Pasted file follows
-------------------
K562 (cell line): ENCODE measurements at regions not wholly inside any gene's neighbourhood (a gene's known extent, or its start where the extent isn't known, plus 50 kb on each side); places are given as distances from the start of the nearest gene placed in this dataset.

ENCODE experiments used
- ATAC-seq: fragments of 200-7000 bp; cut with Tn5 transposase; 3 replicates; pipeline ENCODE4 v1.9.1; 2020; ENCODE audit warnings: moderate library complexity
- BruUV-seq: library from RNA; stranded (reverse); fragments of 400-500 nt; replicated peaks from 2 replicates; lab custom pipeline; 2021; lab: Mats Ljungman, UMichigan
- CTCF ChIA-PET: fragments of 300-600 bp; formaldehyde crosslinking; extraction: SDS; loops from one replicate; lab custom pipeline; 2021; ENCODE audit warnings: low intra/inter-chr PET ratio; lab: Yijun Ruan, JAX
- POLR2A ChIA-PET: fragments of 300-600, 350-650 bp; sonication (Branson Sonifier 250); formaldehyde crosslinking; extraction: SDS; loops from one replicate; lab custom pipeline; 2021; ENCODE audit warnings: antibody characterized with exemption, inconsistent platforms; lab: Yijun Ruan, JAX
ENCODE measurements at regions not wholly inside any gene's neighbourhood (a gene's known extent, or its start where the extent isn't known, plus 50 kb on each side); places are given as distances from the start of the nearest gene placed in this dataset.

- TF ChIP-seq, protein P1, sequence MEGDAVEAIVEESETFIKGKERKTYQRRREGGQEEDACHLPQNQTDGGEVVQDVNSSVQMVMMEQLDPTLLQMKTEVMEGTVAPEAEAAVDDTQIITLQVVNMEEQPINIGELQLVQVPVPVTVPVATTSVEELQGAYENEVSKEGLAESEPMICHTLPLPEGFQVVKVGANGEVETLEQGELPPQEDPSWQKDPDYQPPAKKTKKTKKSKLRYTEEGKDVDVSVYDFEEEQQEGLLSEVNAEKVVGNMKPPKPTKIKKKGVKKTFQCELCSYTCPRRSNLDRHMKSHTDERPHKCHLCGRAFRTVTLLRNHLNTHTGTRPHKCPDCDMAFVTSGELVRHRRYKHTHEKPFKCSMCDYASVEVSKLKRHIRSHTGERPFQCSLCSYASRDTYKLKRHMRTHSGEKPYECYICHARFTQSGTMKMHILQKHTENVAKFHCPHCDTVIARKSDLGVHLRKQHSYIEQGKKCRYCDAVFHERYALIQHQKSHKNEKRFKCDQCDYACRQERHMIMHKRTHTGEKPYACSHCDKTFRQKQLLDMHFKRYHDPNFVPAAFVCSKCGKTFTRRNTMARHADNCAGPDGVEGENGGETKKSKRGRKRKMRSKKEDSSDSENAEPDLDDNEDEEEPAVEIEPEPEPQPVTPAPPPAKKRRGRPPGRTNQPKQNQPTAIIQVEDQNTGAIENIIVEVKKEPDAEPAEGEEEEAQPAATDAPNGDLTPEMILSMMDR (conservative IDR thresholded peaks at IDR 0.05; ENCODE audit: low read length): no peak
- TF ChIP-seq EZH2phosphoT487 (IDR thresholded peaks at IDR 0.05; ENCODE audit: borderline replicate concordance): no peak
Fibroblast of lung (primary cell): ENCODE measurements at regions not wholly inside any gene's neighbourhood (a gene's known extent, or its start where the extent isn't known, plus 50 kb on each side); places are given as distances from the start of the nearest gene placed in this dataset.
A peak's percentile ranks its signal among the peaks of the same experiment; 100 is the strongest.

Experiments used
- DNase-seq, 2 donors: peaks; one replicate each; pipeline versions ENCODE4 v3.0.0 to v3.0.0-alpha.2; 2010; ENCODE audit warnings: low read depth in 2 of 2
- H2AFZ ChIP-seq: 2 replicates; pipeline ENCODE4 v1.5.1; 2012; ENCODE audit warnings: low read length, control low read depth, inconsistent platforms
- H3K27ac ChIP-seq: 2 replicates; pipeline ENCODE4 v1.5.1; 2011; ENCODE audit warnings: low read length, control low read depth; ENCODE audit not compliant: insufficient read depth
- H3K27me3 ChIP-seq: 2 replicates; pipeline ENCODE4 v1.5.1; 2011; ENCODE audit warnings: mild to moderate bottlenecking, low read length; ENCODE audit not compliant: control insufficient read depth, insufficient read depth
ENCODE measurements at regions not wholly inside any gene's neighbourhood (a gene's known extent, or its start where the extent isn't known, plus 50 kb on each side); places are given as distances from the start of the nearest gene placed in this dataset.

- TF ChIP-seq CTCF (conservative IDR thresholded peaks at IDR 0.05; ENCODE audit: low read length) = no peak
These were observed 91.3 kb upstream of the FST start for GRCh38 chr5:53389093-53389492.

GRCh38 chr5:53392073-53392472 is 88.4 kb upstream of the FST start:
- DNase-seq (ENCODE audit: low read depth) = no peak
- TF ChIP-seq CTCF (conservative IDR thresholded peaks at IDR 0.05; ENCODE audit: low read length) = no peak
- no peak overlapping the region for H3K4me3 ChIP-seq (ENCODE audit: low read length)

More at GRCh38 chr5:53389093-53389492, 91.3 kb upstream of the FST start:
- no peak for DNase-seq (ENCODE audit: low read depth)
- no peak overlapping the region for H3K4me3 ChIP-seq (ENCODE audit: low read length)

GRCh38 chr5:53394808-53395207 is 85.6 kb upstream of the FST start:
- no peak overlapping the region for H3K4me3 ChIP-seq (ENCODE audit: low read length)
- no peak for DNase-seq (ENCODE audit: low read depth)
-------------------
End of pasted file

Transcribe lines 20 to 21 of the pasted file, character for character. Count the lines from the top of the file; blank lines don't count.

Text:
GRCh38 chr5:53392073-53392472 is 88.4 kb upstream of the FST start:
- DNase-seq (ENCODE audit: low read depth) = no peak